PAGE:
yield return foodType + " yummy 1";
                yield return foodType + " yummy 2";
                yield return foodType + " yummy 3";
                yield return foodType + " yummy 4";

And now a sample ASPX page that uses the data source:

<%@ Page Language="C#" %>

<%@ Register Namespace="eStuff.Samples" TagPrefix="eStuff" %>
<!DOCTYPE html PUBLIC "-//W3C//DTD XHTML 1.0 Transitional//EN" "">
<html xmlns="">
<head runat="server">
    <title>Yummy Foods</title>
    <form id="form1" runat="server">
            <eStuff:FoodDataSource runat="server" ID="FoodData" FoodType="ice cream">
            <asp:GridView ID="FoodGrid" DataSourceID="FoodData" runat="server">

As you can tell from the page, using the FoodDataSource is indeed very simple. No need to worry about long type names and select methods! All the real work was even done in ObjectDataSource's constructor. By passing a reference to the FoodDataSource into the FoodData object, the FoodData object can lazily decide what data it wants to return from its SelectMethod ("GetFood"). My initial version of this control was quite hacky about how and when it knew what data to return. But I ended up with this rather clean approach that doesn't violate and philosophical or technical rules about writing controls.

Have any of you adapted the ObjectDataSource to do your dirty work? Did you run into any problems?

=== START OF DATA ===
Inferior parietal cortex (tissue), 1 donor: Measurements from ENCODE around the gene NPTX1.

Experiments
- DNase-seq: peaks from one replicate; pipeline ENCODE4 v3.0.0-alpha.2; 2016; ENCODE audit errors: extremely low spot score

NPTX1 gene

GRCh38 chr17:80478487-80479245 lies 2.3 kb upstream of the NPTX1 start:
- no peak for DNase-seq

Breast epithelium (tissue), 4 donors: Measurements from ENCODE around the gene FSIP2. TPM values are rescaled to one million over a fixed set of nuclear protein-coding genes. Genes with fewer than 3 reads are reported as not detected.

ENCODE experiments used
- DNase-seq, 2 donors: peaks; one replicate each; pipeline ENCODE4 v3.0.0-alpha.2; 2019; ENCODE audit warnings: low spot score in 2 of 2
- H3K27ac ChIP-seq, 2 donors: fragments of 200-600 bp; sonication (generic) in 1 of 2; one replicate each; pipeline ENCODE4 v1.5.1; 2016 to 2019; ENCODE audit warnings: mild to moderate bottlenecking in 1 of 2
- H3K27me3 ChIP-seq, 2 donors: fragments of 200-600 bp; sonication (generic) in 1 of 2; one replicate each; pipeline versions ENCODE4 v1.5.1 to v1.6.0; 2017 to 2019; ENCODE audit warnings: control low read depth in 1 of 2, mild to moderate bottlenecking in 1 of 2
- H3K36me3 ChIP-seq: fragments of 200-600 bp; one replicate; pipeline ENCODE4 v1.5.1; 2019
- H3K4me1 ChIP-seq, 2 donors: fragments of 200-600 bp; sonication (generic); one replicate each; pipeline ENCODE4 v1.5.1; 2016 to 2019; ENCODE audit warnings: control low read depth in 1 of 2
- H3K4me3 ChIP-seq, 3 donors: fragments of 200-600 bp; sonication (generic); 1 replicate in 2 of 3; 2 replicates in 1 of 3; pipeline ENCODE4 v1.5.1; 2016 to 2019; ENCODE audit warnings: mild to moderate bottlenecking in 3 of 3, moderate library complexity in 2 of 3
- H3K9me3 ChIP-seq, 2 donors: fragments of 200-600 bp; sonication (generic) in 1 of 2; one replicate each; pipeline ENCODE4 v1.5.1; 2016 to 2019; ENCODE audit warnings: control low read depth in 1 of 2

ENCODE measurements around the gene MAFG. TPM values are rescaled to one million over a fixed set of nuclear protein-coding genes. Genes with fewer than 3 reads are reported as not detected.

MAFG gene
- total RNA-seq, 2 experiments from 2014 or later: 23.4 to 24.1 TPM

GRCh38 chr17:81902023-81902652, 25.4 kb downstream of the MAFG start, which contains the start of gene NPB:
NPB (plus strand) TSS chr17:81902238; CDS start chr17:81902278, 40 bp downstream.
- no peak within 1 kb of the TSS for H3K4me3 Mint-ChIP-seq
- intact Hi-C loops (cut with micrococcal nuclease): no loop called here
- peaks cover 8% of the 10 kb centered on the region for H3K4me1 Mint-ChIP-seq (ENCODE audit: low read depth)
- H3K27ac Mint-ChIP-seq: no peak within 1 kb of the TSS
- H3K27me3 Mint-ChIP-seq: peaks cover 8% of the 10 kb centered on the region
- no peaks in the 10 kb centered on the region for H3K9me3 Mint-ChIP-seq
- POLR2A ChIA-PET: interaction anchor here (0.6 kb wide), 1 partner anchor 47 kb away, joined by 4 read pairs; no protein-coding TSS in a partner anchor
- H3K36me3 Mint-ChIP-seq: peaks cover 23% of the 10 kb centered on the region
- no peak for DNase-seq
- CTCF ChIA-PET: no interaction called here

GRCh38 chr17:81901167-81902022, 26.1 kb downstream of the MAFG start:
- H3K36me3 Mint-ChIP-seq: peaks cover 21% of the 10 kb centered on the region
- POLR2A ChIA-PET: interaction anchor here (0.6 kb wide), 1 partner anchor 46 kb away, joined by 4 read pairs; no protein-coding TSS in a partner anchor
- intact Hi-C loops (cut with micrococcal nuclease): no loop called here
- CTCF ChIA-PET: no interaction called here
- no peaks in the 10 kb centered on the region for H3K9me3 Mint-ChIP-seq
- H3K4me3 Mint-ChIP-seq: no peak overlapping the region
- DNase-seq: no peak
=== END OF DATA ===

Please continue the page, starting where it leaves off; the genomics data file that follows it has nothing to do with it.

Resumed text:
• The .NET 2.0 ObjectDataSource is, um, sweet.
    I used it with Ajax to upgrade an ASP 3 set of records from SQL Server 2005 and they not only load faster, much faster, for the client but are also easier to browse via a dropdown control. . .stunning indeed.

  • Or why not use a ORM tool such as LLBLGen or NHibernate that generates the DataSourceControl for you and you can go home at lunch?!?!? ;)

  • I second Richard's comment. I use .netTiers to do the same thing :-)

  • Unfortunately for me, coming from VB6 to VB.NET, it is very difficult to convert this to VB.

    I tried an online converter, but it had numerous syntactical challenges it couldn't overcome and I am not facile enough with the language/framework to correct the problems.

    Do you have a VB.NET version of this code?

  • Hello there, Eilon.

    I'm not new at C#, but lately I've taken to working with data by using DataSources, Adapters and everything else. After a few days of development, a question hit me - what's the purpose of an ObjectDataSource if you've already created your table adapters and business objects which provide the logic behind fetching data?


  • Hi Rowan,
    The idea behind the ObjectDataSource is that, as you've discovered, it doesn't do any data access at all. It never connects to a database and it never updates any rows. The reason we have ObjectDataSource is to enable declarative databinding between data bound controls (for example, GridView, FormView, and DetailsView) and your business object. Without ObjectDataSource you'd have to handle a variety of events on the page and on the data bound control to ensure you hook them up correctly and pass the data around.